I need to talk about how you change people's souls now - and therefore I need to talk about Foucault's most fascinating metaphor - that of Bentham's Panopticon. The Panopticon was designed to be an 'ideal prison' - and it was literally ideal, never actually having been built. The point is that the 'ideal' often helps explain the actual world. It is probably easier if you just Google Panopticon - but the basic idea is to build a prison in which all of the cells are in the circumference of a circular building while at the centre of the circular prison there is a tower. Inside the tower is a guard (or citizens who have dropped by to see that the prisoners are reforming). The cells on the circumference of the circular building all have two windows - one facing into the centre of the building and the other on the opposite wall looking out. The second window looking out provides light into the cell - the window facing the tower means that the prisoner can be watched at any time of the day or night by the guard. The whole thing is designed so that the prisoner just doesn't know if or when the guard is watching - but the prisoner does know that there is no time when the guard will definitely not be watching. It is all a bit like God - constantly watching to constantly provide you with a conscience (or what is the next best thing to a conscience, as you act as if you are doing right for its own sake, even though you are doing right just in case you get caught doing wrong).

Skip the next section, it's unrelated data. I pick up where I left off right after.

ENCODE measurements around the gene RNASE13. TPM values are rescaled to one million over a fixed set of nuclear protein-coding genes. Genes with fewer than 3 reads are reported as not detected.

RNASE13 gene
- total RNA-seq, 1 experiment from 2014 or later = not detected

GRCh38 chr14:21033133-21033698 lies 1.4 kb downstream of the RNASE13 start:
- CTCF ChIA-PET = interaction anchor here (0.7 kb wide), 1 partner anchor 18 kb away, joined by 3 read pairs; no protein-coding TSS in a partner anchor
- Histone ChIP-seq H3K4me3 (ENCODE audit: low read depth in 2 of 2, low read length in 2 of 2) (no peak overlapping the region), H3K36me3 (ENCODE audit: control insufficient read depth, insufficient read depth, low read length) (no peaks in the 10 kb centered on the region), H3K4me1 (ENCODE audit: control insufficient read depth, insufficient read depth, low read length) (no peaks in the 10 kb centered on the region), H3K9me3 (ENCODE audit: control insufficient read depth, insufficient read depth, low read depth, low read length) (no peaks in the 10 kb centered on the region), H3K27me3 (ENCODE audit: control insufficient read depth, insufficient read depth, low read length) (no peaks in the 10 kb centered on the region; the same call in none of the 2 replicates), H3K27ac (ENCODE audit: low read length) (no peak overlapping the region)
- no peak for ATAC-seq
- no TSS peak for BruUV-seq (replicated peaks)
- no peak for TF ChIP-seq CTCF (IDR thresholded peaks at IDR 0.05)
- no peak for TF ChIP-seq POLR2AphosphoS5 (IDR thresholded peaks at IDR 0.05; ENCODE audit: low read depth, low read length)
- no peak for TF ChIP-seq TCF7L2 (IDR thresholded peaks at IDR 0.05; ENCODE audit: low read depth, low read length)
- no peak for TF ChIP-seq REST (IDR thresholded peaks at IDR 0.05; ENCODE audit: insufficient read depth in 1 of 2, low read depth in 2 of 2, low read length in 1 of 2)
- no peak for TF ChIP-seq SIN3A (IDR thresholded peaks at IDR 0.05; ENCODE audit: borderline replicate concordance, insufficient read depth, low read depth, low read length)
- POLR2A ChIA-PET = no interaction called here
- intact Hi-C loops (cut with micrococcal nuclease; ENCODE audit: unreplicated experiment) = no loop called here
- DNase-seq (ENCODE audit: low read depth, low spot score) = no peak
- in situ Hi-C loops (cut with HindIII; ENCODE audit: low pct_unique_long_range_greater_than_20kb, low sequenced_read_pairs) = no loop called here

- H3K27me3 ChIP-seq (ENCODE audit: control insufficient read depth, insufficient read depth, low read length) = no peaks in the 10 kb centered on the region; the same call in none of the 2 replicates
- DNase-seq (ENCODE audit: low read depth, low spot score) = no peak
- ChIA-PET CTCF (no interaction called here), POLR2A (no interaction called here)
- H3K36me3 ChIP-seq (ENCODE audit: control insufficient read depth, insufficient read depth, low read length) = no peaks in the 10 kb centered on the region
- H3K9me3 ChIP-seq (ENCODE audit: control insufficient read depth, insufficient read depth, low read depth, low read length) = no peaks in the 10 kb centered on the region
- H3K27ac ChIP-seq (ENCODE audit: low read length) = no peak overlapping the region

There was also the problem of having lots of criminals in one place that needed to be addressed so as to stop that one place becoming a university of criminality. So, prisoners were not allowed to talk to one another. And they were kept in isolation for long periods of time. All the better to allow the voice of the prisoner's conscience to work on them and thereby to help teach them right from wrong.